One of the largest Thai festivals of the year occurs during the month of April, with the focus shifting from Bangkok onto the northern city of Chiang Mai.
A large proprtion of the local business community stops trading, the traffic is gridlocked, and everyone pours onto the streets of the city for what is probably the biggest water fight in the world !.
There is simply no comparison with any other festival of its kind as the whole city is drenched from head to toe. Forget about shopping for handicrafts as the creative local vendors stock up with a wide range of plastic pistols, guns, buckets and hoses. Get ready, get your accommodation in Chiang Mai booked well in advance and be prepared for some fun.
Welcome to the Songkran Festival of Water 2009 and the opportunity to party and celebrate like there is no tomorrow. The hot season is in full swing with temperatures reaching a sizzling 37C-40C (100+F), in these scorching conditions there is no better way to cool off than with a festival of water. The old traditions of Songkran may be diminishing, but the party spirit is stronger than at any other time of the year.
In Northern Thailand Songkran is not just for the Thai people; everyone is welcomed with a smile and a bucket of water. It's a great time for tourists to visit, providing that you are happy to join in and get a good soaking. The word "fun" is at the heart of Thai culture and this special occasion epitomises the country and its people.
It is virtually impossible to stay dry during the festival, so much so that the few people who don't have the spirit to join in often have to leave town!.
Throughout the city on every street and in every alley, you'll find children and adults confronting you with a loaded water pistol or a bucket of water.
Those on motorbikes or riding in a tuk-tuk are far from safe, and will likely arrive at their destination soaking wet.
Most of the celebrations are centred around a square mile of the Old Town, and Chiang Mai's historic moat is the perfect setting. Once the festival begins, it turns into a huge water-fighting venue and swimming pool, as throngs of festival-goers line the adjoining streets and grassy banks of this famous attractive area.
The central area has a large number of taps installed for the duration of the festivities and most of the bars and restaurants provide large containers of water. Chiang Mai is without doubt the most popular place to celebrate Songkran, and hoards of people from Bangkok arrive every year to join in the fun.
Northern Thailand is certainly the place to be. Be warned, all the Chiang Mai hotels will be full.
Songkran is the official New Year in the Thai calendar, and a time for people to join with their families to celebrate together. There are many old traditions associated with the festival such as the ritual spring clean of the house as the dusty dry season finally gives way to the rains.
The country is a huge producer of rice and Songkran is used to invite the gods to start the rains for this essential basic commodity crop.
The water element originated when people visited the local temple for a ceremonial cleansing (making merit) of the Buddha, and by pouring water onto the shoulders of family elders and villagers. This has somehow changed over the years to become a huge water fight involving everyone, and lasting for days. It's not just a Northern thing.
In Thailand, although many visitors will only witness the water throwing, there is far more to Songkran for the Thai people. Every town and village will have traditional blessing ceremonies, while the larger towns and cities like Bangkok and Chiang Mai will have a choice of different events. This will often include street parades and the making of sand chedis as a symbolic gesture to the Buddha.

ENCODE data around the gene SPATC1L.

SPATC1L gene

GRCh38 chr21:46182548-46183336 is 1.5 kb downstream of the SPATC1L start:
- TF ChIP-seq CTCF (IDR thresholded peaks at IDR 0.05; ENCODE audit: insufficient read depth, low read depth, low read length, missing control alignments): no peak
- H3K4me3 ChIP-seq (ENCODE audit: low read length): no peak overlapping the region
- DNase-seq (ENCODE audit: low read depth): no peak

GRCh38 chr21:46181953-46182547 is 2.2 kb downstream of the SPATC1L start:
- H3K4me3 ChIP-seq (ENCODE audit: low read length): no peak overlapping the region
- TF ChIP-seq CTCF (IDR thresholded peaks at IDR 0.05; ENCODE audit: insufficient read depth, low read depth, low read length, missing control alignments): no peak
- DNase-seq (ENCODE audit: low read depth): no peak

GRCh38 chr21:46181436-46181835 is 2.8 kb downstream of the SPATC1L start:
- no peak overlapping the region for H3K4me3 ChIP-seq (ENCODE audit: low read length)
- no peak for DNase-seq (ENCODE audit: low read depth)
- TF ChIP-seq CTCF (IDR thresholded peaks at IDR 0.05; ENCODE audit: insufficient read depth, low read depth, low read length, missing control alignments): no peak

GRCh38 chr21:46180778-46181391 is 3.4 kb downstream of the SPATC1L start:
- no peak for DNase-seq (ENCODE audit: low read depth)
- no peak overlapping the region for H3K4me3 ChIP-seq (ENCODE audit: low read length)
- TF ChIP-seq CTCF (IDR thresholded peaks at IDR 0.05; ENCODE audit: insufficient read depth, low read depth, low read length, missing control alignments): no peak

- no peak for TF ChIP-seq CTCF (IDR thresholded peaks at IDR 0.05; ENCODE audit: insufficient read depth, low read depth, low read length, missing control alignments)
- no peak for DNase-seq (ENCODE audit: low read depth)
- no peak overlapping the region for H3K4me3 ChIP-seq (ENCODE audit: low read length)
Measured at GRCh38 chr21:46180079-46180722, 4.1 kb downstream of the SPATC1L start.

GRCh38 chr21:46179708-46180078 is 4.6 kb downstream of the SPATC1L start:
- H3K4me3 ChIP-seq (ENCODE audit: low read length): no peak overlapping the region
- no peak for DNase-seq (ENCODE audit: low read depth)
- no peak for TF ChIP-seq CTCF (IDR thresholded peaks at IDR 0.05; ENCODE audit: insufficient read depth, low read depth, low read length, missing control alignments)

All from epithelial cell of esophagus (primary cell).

One of the largest programme of events can be found in Chiang Mai, and includes costume displays, a beauty contest and a parade of floats. At least one member of the family will also pay their respects to the village elders by offering food hampers and then receive a blessing in return.
Thai people might normally have a reserved character however Songkran provides a great chance for people to let their hair down and forget about cultural norms. Girls turn out in their best skimpy outfits, which would normally be frowned upon, and ladyboys strut their stuff for everyone to see.
The usual hierarchal society is forgotten about as all rules are broken and everyone gets a complete drenching. Tourists make particularly good targets, so don't think for a moment that you have special exemption!
A word of advice if you plan to visit Chiang Mai during Songkran - it can be chaotic and sometimes frustrating. The traffic can be horrendous and reaching your destination can take time.
Don't forget that you are likely to have a bucket of water thrown over you if riding a bike or travelling in a tuk-tuk. Make sure you ride slowly if on a motorbike, as it's common to get a face full of water. Wrap your camera and mobile phone in a sealed waterproof bag, and above all else, try to retain your sense of humour at all times!.
Most of the water throwing ceases after nightfall. Northern Thailand is certainly the place to be, Chiang Mai is a popular destination at this time of the year for Bangkok residents and all the Chiang Mai hotels are full.
One sobering comment to end on - Songkran Festival each year has the HIGHEST death toll of any time of the year within Thailand in the "seven dangerous days" that surround the festival in 2008, nationally 360 people were killed and 4,794 others injured in road accidents.
Drunk driving was the major cause of road accidents during the period and four out of five accidents & deaths involved motorcyclists, it really is a dangerous time to drive as vast amounts of alcohol are consumed during this period with no regard for others !.